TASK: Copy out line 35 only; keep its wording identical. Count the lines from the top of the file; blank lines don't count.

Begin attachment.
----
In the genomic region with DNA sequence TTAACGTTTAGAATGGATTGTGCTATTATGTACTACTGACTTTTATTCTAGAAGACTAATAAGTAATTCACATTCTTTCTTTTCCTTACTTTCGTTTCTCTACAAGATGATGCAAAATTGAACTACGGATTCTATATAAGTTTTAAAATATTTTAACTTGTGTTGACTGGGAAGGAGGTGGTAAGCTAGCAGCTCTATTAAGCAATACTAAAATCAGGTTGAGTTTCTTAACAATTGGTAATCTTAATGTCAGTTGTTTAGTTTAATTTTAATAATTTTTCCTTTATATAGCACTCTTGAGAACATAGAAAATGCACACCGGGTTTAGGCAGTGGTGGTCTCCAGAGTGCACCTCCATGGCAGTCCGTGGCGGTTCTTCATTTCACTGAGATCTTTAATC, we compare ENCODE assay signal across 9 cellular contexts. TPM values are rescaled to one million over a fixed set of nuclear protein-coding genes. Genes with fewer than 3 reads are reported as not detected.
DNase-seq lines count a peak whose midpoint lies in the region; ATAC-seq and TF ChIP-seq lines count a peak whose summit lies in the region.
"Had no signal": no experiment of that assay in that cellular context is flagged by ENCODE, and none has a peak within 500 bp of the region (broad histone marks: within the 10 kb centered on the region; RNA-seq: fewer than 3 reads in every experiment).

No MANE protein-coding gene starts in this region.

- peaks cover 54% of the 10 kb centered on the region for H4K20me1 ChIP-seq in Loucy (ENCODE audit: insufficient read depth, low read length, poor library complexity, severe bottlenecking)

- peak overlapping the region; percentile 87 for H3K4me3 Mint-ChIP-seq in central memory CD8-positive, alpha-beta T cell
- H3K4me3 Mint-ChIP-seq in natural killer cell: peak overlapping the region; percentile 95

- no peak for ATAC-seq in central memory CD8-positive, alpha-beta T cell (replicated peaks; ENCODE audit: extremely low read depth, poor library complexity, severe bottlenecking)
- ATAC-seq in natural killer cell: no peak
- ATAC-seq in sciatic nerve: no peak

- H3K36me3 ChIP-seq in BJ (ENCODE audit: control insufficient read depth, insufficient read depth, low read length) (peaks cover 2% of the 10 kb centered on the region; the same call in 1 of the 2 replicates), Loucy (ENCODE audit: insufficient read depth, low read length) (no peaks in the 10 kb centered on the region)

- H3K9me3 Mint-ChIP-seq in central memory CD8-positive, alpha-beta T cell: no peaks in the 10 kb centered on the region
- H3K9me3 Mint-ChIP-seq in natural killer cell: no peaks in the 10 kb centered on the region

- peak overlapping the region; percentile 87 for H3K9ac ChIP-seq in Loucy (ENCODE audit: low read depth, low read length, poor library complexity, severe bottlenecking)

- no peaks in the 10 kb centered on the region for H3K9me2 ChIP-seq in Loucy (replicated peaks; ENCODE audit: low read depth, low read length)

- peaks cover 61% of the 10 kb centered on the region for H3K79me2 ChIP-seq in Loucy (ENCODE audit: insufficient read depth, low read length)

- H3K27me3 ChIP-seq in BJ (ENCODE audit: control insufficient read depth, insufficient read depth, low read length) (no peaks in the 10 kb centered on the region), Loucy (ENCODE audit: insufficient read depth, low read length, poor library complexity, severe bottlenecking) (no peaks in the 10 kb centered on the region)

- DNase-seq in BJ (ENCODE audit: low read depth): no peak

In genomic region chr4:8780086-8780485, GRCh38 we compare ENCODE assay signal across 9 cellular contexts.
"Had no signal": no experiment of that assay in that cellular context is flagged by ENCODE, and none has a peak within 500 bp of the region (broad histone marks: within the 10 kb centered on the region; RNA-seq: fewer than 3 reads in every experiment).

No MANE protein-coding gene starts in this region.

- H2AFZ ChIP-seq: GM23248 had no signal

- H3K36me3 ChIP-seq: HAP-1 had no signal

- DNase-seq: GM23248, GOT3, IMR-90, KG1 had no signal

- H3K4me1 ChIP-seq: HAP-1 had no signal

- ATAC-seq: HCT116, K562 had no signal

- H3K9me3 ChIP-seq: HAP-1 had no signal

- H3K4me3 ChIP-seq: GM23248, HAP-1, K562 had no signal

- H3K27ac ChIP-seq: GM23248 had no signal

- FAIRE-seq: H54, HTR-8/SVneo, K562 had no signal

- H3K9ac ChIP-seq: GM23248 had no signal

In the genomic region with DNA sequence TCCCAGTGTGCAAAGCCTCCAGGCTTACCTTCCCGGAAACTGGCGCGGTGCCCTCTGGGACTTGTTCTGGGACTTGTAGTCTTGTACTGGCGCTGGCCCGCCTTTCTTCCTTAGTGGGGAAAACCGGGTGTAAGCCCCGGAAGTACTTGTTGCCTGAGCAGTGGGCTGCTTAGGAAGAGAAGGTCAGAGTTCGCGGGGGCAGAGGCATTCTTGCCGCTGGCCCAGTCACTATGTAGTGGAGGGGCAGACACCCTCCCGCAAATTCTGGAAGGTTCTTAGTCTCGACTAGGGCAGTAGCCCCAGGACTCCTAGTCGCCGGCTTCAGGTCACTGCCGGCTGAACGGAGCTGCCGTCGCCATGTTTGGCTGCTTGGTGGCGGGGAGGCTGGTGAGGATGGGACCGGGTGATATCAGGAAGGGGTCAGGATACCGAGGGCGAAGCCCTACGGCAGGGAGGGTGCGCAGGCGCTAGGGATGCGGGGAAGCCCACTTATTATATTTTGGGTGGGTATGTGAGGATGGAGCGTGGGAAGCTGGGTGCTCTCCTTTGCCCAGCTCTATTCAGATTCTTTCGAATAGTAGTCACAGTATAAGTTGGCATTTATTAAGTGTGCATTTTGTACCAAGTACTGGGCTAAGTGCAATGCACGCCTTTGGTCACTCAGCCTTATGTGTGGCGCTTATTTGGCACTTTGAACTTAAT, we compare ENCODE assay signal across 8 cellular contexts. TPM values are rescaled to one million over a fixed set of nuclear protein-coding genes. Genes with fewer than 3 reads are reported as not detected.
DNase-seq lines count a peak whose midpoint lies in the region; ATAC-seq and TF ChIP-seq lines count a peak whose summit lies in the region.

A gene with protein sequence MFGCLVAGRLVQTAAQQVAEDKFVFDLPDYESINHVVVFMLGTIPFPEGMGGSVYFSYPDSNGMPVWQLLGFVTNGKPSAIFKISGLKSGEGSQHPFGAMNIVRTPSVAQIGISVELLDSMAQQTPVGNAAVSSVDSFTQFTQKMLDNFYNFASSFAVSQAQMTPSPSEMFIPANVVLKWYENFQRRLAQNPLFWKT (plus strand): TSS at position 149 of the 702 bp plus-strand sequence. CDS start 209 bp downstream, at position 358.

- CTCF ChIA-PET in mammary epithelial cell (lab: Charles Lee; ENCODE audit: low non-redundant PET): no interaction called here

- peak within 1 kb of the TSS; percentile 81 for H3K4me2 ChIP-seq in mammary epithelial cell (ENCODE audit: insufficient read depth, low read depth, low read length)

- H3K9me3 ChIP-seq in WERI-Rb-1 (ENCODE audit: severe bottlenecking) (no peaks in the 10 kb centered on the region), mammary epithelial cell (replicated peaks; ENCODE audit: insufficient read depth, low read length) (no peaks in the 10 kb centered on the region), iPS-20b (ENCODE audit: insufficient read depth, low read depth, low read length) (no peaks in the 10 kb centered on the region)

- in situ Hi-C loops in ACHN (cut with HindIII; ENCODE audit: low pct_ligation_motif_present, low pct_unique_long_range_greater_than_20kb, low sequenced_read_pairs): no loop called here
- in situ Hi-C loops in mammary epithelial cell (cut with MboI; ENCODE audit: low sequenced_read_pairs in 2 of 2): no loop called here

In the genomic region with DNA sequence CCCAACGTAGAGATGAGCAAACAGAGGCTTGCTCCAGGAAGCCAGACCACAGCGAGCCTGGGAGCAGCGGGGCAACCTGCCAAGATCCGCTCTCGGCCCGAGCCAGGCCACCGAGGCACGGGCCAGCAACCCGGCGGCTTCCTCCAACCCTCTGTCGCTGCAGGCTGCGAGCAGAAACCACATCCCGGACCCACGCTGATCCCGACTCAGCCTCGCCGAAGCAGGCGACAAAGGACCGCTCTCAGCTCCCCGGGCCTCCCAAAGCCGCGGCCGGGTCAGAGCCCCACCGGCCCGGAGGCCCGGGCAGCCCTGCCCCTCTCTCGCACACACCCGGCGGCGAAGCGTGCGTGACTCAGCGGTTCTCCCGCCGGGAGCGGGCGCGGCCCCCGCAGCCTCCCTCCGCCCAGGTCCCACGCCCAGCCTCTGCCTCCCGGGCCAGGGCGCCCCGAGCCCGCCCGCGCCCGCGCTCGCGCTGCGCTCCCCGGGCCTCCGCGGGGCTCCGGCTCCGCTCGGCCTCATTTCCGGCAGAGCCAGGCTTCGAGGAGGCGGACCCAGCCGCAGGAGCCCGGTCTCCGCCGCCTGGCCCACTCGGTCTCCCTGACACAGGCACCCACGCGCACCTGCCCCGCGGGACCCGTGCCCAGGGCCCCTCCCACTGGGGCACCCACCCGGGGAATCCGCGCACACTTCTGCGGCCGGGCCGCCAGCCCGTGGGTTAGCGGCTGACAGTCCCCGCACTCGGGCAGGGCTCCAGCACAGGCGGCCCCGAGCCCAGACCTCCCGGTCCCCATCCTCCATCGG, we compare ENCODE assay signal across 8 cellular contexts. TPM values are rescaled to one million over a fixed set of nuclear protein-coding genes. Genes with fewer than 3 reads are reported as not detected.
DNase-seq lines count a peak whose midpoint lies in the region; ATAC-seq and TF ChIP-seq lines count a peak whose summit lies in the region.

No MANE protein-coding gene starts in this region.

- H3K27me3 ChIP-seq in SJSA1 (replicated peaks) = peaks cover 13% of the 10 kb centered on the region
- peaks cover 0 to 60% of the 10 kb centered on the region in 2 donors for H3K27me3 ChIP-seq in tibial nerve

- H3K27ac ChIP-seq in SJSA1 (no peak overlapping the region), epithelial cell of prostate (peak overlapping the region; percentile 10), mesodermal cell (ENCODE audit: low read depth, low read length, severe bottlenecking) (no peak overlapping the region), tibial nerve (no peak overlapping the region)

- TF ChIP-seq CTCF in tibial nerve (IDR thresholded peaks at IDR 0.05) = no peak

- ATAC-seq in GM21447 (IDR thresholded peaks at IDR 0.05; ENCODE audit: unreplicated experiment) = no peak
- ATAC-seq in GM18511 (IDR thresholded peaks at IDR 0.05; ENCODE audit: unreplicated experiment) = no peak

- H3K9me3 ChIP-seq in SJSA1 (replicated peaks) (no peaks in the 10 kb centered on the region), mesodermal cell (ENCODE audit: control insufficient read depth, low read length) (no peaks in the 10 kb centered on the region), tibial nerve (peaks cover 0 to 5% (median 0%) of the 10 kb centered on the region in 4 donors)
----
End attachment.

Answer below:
- CTCF ChIA-PET in mammary epithelial cell (lab: Charles Lee; ENCODE audit: low non-redundant PET): no interaction called here